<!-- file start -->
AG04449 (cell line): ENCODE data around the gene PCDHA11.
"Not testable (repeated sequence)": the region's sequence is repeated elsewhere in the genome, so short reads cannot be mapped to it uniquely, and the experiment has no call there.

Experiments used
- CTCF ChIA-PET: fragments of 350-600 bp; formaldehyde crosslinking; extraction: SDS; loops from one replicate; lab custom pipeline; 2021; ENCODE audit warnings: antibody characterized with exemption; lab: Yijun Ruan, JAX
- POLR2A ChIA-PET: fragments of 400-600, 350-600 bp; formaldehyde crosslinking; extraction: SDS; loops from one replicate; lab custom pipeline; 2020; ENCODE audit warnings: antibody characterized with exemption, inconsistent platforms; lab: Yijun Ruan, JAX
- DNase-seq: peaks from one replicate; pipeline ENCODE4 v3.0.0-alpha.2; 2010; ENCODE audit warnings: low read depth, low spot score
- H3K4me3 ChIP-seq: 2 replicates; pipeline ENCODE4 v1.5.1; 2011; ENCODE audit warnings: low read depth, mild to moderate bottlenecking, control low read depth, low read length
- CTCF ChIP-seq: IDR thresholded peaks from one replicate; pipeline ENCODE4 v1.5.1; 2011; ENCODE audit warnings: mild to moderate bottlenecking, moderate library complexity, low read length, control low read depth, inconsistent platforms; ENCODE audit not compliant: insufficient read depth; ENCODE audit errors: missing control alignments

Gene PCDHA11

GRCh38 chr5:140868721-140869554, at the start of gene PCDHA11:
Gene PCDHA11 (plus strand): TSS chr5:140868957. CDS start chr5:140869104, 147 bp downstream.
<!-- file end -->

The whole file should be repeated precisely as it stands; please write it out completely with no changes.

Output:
AG04449 (cell line): ENCODE data around the gene PCDHA11.
"Not testable (repeated sequence)": the region's sequence is repeated elsewhere in the genome, so short reads cannot be mapped to it uniquely, and the experiment has no call there.

Experiments used
- CTCF ChIA-PET: fragments of 350-600 bp; formaldehyde crosslinking; extraction: SDS; loops from one replicate; lab custom pipeline; 2021; ENCODE audit warnings: antibody characterized with exemption; lab: Yijun Ruan, JAX
- POLR2A ChIA-PET: fragments of 400-600, 350-600 bp; formaldehyde crosslinking; extraction: SDS; loops from one replicate; lab custom pipeline; 2020; ENCODE audit warnings: antibody characterized with exemption, inconsistent platforms; lab: Yijun Ruan, JAX
- DNase-seq: peaks from one replicate; pipeline ENCODE4 v3.0.0-alpha.2; 2010; ENCODE audit warnings: low read depth, low spot score
- H3K4me3 ChIP-seq: 2 replicates; pipeline ENCODE4 v1.5.1; 2011; ENCODE audit warnings: low read depth, mild to moderate bottlenecking, control low read depth, low read length
- CTCF ChIP-seq: IDR thresholded peaks from one replicate; pipeline ENCODE4 v1.5.1; 2011; ENCODE audit warnings: mild to moderate bottlenecking, moderate library complexity, low read length, control low read depth, inconsistent platforms; ENCODE audit not compliant: insufficient read depth; ENCODE audit errors: missing control alignments

Gene PCDHA11

GRCh38 chr5:140868721-140869554, at the start of gene PCDHA11:
Gene PCDHA11 (plus strand): TSS chr5:140868957. CDS start chr5:140869104, 147 bp downstream.